According to the New York Post, a kosher restaurant on the Upper East Side of Manhattan has started serving kosher cheeseburgers using soy cheese to skirt the kosher dietary doctrine that forbids serving or eating dairy and meat together.
The restaurant's customers find the soy cheeseburger delicious, downright sacri-licious in fact. After so many years (some say thousands) of wandering the streets of Gotham wondering what a cheeseburger tastes like, they no longer have to deny themselves this singular taste treat.
Other people find it offensive. Why?
The restaurant's critics, kosher traditionalists who think the very idea of a cheeseburger is problematic, find it despicable, disgusting, and deplorable.
Some choice quotes from the story:
"I would never entertain the thought of eating cheese - real or fake - with meat," comedian Jackie Mason, who keeps kosher, told the Post. "It makes me nauseous just thinking about it." ...
"Jewish law is very concerned for appearances," said Rabbi Basil Herring, the executive vice president of the Rabbinical Council of America. "Not only should you always do the right thing, but it should be seen as the right thing.
"Any Jew who keeps kosher knows a cheeseburger is not permissible. But what happens if a young kid, a 10-year-old, goes in there and says, hmm, maybe cheese on a burger is OK?"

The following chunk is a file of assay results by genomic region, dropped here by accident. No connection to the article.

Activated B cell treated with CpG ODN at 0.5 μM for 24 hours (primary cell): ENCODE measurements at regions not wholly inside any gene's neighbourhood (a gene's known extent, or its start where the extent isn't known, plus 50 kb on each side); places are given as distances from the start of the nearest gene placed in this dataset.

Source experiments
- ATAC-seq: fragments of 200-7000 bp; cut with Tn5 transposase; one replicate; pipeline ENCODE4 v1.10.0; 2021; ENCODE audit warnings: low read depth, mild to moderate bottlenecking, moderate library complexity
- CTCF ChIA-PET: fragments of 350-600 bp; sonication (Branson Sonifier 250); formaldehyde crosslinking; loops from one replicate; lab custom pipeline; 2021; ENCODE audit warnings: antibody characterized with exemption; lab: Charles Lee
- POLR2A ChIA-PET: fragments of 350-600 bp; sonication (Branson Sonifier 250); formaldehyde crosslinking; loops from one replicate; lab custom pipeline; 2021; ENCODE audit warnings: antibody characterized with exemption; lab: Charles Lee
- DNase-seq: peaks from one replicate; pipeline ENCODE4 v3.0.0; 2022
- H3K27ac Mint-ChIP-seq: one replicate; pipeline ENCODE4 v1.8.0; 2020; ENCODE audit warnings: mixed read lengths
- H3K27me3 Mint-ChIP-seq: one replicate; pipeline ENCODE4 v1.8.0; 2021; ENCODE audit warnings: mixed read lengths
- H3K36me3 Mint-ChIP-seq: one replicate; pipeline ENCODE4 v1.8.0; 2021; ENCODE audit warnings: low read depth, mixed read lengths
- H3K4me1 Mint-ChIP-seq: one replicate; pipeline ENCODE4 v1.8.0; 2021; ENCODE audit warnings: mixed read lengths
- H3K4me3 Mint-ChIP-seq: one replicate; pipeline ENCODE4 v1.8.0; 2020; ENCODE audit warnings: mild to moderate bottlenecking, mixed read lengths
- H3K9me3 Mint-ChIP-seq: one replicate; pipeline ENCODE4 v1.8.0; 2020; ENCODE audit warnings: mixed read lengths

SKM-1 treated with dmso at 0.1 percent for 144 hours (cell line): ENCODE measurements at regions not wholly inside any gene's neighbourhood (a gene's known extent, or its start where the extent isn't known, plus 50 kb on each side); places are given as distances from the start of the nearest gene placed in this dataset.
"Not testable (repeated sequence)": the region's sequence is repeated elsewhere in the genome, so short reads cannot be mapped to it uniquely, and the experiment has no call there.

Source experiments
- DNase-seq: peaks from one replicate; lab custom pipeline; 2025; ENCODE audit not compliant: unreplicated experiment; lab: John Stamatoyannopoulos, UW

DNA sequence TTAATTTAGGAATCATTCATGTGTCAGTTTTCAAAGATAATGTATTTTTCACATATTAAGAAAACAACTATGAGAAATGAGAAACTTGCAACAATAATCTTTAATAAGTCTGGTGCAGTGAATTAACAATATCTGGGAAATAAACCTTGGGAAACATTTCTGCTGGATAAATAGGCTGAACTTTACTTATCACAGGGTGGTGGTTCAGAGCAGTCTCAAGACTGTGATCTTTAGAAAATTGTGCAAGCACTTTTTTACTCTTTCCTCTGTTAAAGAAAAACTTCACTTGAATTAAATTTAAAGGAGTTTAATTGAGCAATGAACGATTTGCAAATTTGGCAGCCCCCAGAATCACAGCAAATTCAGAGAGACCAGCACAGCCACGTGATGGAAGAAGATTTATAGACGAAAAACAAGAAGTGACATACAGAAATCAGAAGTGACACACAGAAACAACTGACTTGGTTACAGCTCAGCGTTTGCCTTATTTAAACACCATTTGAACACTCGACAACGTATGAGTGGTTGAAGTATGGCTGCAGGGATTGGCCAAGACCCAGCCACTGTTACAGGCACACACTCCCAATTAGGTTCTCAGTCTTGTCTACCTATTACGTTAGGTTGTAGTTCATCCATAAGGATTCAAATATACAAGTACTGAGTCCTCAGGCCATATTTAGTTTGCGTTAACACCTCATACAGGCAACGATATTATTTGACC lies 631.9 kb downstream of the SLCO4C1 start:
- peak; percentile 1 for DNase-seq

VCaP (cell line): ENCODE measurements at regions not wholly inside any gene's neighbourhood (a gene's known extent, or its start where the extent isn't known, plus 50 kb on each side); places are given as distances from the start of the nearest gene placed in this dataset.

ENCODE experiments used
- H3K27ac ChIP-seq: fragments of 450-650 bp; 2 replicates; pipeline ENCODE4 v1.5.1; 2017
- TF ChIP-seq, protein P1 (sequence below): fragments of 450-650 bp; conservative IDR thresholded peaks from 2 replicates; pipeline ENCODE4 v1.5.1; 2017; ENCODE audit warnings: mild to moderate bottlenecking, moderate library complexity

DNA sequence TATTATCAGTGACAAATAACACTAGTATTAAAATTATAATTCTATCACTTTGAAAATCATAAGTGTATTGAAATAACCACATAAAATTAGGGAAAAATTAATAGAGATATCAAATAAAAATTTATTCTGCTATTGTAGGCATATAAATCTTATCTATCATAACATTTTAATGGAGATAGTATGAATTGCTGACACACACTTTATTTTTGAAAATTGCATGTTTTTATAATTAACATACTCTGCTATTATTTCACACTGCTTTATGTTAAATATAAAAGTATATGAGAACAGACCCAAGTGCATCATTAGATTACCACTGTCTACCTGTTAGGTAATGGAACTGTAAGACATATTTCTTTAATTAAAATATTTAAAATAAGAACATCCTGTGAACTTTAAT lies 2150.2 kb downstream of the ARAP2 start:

As a Jew who has never kept kosher but has always respected the rights of other Jews to do so, I think the critics of the soy cheeseburger are on the wrong side of the rabbis on this one.
These same people eat beef and turkey bacon and don't regard them as sacrilegious, do they? In fact, I hope that next week the kosher restaurant serving the cheeseburger starts serving a turkey-bacon cheeseburger. And maybe those will spread to bar mitzvah pass-arounds so that the bar mitzvah boy's family can serve pigs in blankets and bacon cheeseburgers. I don't think I would have minded sitting through so many of my friend's bar mitzvah services if I knew bacon cheeseburgers and pigs in blankets awaited me.
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